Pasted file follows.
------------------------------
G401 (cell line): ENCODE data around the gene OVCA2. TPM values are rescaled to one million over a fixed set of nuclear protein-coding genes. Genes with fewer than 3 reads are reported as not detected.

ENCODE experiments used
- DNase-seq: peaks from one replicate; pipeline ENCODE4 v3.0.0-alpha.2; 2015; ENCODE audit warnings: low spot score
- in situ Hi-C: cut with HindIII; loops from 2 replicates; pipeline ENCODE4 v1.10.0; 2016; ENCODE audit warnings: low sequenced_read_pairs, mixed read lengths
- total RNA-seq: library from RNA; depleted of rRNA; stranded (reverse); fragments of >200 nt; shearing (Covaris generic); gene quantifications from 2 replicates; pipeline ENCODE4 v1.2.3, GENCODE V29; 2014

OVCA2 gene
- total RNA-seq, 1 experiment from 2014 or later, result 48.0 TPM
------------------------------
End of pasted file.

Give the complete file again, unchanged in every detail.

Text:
G401 (cell line): ENCODE data around the gene OVCA2. TPM values are rescaled to one million over a fixed set of nuclear protein-coding genes. Genes with fewer than 3 reads are reported as not detected.

ENCODE experiments used
- DNase-seq: peaks from one replicate; pipeline ENCODE4 v3.0.0-alpha.2; 2015; ENCODE audit warnings: low spot score
- in situ Hi-C: cut with HindIII; loops from 2 replicates; pipeline ENCODE4 v1.10.0; 2016; ENCODE audit warnings: low sequenced_read_pairs, mixed read lengths
- total RNA-seq: library from RNA; depleted of rRNA; stranded (reverse); fragments of >200 nt; shearing (Covaris generic); gene quantifications from 2 replicates; pipeline ENCODE4 v1.2.3, GENCODE V29; 2014

OVCA2 gene
- total RNA-seq, 1 experiment from 2014 or later, result 48.0 TPM